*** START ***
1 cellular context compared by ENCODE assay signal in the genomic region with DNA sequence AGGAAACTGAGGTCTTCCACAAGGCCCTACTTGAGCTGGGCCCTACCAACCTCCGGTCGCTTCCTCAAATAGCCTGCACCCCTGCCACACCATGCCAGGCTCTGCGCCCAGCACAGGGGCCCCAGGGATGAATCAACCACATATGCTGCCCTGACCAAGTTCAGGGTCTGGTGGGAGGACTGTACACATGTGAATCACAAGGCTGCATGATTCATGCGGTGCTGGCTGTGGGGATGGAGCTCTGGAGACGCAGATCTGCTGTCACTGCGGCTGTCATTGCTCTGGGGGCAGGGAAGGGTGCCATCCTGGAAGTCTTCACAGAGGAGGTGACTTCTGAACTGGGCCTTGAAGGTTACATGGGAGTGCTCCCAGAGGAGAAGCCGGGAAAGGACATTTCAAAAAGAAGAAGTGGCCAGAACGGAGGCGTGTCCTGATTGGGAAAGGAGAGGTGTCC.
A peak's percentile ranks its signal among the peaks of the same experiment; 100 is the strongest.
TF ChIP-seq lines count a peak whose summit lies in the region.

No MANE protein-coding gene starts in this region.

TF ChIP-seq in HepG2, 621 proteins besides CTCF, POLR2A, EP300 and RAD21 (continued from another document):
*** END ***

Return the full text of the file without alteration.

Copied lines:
1 cellular context compared by ENCODE assay signal in the genomic region with DNA sequence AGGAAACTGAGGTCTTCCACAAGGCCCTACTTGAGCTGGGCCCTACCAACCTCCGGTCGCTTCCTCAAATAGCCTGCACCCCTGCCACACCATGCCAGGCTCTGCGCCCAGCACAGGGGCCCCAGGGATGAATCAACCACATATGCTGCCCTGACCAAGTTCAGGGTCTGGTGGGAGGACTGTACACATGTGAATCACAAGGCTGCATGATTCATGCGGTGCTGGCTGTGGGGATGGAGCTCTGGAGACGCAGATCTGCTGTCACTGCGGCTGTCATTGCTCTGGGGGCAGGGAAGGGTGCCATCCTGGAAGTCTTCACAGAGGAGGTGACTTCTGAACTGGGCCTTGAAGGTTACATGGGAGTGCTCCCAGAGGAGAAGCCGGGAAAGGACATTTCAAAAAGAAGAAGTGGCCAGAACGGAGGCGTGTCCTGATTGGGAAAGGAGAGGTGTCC.
A peak's percentile ranks its signal among the peaks of the same experiment; 100 is the strongest.
TF ChIP-seq lines count a peak whose summit lies in the region.

No MANE protein-coding gene starts in this region.

TF ChIP-seq in HepG2, 621 proteins besides CTCF, POLR2A, EP300 and RAD21 (continued from another document):